First Nations force their way onto Stephen Harper’s 2013 agenda – by Tim Harper (Toronto Star – December 19, 2012)

The Toronto Star has the largest circulation in Canada. The paper has an enormous impact on federal and Ontario politics as well as shaping public opinion.

OTTAWA—The movement is known as Idle No More. In the next couple of days we will learn whether this is the latest venting of aboriginal frustration in this country or whether it grows to become a sleeper issue in 2013.

Aboriginal discontent could muscle its way onto Prime Minister Stephen Harper’s agenda very early in the new year.

The protests have been surprisingly robust, although Idle No More, born of opposition to the government’s omnibus budget bill, is only days old.

It has moved beyond the angry flare sparked by the bill and has grown, fuelled by young aboriginals deftly using social media, to represent the latest iteration of the festering conflict that has marked the Harper government — its determination to economically exploit resources over the objections of environmentalists and aboriginals who believe this regime is running roughshod over its ancestral lands.

But there is more, something even more fundamental, because movement leaders count 14 pieces of legislation — dealing with everything from education to water quality to financial accountability — that they believe are the laws of an adversary.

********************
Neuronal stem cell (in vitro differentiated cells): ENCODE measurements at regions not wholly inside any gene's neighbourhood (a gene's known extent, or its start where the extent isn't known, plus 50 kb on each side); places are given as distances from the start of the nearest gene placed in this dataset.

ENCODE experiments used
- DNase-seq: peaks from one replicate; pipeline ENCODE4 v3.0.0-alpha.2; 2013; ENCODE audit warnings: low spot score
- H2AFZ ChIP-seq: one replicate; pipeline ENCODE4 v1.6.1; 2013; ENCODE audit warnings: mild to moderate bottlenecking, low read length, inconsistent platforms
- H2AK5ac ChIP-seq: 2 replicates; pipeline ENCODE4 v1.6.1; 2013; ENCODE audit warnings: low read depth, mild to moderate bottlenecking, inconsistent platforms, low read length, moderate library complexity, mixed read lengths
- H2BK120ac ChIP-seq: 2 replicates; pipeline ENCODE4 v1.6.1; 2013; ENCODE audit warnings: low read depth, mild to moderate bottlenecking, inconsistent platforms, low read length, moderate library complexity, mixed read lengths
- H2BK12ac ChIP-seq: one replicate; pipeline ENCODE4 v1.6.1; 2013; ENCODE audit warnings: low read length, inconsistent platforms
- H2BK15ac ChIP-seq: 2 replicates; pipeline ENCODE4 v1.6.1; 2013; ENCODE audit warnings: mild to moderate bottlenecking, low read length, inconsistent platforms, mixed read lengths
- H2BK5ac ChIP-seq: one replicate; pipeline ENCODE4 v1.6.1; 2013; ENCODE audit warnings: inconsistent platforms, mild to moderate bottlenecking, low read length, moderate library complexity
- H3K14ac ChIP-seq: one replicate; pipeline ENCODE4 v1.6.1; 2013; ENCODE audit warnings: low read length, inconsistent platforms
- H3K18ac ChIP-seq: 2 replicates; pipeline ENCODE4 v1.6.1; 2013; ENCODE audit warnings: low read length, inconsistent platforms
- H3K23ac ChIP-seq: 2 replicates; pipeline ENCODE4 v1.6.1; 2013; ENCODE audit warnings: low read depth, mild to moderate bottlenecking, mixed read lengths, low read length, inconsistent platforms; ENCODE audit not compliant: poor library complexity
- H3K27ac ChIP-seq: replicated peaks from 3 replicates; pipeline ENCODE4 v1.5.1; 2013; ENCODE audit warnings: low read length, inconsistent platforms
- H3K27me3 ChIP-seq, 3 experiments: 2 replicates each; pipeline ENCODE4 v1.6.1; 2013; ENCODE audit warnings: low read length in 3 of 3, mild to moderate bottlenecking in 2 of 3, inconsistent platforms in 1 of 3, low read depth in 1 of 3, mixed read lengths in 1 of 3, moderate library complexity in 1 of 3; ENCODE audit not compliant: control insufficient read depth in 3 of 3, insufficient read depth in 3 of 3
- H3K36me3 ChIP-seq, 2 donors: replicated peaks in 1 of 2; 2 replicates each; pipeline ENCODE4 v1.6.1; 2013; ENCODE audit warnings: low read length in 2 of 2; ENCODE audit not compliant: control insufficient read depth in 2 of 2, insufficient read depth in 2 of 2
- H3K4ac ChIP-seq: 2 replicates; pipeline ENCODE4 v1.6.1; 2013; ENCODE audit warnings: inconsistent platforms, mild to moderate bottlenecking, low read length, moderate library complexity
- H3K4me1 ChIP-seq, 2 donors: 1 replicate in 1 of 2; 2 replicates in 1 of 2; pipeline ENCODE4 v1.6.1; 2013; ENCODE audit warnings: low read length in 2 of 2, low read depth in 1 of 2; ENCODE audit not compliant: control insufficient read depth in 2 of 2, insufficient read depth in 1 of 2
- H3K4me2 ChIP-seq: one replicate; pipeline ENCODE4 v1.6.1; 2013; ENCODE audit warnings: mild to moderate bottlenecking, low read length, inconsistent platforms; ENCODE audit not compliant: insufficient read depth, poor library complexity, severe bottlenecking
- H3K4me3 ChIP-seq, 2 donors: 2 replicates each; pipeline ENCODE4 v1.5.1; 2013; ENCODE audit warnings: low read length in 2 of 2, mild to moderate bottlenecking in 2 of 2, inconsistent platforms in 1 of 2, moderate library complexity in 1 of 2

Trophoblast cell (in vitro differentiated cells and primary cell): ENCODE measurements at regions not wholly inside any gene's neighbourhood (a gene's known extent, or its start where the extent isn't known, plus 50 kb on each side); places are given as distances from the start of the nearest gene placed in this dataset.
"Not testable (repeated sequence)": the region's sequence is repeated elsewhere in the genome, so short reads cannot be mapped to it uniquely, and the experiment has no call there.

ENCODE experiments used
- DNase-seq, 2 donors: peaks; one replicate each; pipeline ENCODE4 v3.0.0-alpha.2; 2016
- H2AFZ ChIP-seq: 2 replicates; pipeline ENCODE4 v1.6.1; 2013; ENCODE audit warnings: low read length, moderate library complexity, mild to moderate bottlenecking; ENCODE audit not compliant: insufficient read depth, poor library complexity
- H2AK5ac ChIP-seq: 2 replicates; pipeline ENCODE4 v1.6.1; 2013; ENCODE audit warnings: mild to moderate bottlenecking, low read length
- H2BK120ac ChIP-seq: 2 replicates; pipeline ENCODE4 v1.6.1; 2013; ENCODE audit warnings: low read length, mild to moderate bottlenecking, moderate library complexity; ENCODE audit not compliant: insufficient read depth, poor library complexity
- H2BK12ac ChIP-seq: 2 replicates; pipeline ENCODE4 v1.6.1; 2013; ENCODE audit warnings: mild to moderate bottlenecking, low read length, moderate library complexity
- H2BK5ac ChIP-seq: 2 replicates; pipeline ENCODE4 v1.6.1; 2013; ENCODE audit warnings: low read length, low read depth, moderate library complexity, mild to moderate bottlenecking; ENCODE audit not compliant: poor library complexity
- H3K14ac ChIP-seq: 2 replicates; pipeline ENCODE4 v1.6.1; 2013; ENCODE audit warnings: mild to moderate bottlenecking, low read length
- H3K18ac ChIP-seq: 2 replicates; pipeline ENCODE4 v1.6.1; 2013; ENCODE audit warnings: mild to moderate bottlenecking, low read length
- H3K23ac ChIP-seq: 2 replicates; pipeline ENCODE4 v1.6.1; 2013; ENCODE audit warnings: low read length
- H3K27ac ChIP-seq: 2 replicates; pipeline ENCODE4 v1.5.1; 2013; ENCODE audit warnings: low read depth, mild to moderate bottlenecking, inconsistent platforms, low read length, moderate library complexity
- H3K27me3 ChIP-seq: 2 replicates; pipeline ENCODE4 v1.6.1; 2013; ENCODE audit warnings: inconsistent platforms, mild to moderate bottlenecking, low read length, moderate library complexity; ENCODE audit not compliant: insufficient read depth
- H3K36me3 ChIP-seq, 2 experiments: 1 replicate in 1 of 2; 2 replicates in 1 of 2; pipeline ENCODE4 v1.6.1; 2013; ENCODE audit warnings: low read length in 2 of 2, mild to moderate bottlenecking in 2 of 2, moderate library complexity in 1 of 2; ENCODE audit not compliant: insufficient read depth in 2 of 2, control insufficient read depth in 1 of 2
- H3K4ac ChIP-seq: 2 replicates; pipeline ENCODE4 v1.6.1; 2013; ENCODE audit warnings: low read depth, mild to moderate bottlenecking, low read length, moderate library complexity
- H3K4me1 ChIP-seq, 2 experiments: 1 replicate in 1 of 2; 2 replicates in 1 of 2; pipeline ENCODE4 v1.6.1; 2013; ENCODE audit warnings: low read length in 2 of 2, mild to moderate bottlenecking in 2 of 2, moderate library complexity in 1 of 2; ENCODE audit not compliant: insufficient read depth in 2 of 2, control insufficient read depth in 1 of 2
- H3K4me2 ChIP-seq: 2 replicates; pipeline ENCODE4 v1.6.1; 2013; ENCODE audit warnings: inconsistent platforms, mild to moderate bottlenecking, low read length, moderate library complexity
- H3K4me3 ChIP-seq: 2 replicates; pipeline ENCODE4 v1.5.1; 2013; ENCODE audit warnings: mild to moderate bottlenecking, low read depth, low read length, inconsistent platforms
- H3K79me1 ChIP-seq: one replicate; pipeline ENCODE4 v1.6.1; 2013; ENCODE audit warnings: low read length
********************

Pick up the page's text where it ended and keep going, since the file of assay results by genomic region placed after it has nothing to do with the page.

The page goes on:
“The government of Canada has not upheld nor fulfilled its responsibilities to First Nations, as committed to by the Crown including at the Crown-First Nations gathering of January, 2012,” said Shawn Atleo, national chief of the Assembly of First Nations, in an open letter to Harper and Gov.-Gen. David Johnston.

Atleo, until now, has been the calm face of an increasingly angry aboriginal population. But last month he told Harper and Aboriginal Affairs Minister John Duncan that any goodwill and spirit of co-operation from last January’s summit has been squandered.

Idle No More spokeswoman Pam Palmater says there must be a “fundamental shift” in the relationship between Canada and First Nations.

“The treaty relationship was about mutual prosperity and sharing of the wealth,” she says. “Only one treaty partner has been wealthy and prospered.’’

The frustration boiled over earlier this month, when a delegation of chiefs tried to get into the Commons chamber to protest the omnibus bill. And on Tuesday Attawapiskat Chief Theresa Spence entered her second week of a hunger strike in the shadow of Parliament Hill.

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